About 70 of the 300 police holding back the demonstrators were injured, including two who were treated in hospital for broken ribs.
Parliament’s gift shop was trashed when about 50 protesters forced their way in in an effort to outflank police at the front doors.
The violence began when a group of flag-waving Aboriginal demonstrators, joined by unionists, broke away from the main body of about 20,000 being addressed by the ACTU president, Ms Jennie George, and the Opposition Leader, Mr Kim Beazley.
Ms George said union leaders were not responsible for the violence, while the ACTU secretary, Mr Bill Kelty, said the turnout meant the demonstration was “the most successful rally in the history of this country”.
Mr Howard terminated a meeting with rally leaders after only seven minutes following an inspection of the damaged foyer, where door frames bent under the protesters’ weight.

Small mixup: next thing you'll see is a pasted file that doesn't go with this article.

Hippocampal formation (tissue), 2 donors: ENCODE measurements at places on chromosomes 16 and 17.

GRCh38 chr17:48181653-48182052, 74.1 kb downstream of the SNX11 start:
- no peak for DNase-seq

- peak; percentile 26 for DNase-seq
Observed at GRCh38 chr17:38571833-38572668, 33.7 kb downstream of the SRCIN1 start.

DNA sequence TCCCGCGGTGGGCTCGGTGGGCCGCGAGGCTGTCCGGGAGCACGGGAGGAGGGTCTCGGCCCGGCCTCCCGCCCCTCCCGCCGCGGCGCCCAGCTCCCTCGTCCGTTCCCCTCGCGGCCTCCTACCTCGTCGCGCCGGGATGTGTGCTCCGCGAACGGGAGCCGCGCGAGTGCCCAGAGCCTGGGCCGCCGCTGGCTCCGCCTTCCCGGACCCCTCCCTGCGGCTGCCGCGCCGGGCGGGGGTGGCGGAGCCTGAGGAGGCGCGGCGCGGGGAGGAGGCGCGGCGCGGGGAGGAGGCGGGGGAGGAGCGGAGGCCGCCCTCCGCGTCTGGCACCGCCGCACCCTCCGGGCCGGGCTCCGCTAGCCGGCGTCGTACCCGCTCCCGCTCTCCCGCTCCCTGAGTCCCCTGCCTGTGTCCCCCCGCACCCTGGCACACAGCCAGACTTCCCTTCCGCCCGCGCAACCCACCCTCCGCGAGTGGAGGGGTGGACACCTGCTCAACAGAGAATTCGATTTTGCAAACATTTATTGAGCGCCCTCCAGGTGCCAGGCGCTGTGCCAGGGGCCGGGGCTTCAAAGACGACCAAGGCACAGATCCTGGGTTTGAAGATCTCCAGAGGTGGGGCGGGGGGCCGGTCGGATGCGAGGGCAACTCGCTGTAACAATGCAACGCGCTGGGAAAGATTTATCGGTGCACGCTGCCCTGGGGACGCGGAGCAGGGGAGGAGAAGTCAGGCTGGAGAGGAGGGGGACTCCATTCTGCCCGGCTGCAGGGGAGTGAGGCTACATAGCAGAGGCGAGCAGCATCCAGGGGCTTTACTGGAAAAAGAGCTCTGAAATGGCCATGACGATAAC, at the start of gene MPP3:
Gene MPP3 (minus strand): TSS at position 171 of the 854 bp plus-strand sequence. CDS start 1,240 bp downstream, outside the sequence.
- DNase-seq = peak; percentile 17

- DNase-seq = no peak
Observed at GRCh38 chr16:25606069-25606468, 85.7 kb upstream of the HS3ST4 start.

He said the violence was “un-Australian and ugly” and vowed that his Government would not buckle to the demands of protesters on today’s Budget or its industrial relations plans.
“It is a very sad and unhappy day in the life of the Australian Parliament, and those responsible for today’s demonstration should feel utterly ashamed of themselves,” he said.
“I don’t believe for a moment that those people who smashed their way into Parliament House in any way represent the feelings of mainstream Australia. I think what they did this afternoon will be greeted with revulsion by mainstream Australia.”
Ms George said she told Mr Howard she resented his inferences that the ACTU was responsible for the violence.
Mr Beazley distanced himself from the violence, which he said reflected “real distress, real public anger” at the Government’s Budget and industrial plans. “You don’t express your anger by knocking over the front doors of Parliament or knocking over policemen,” he said.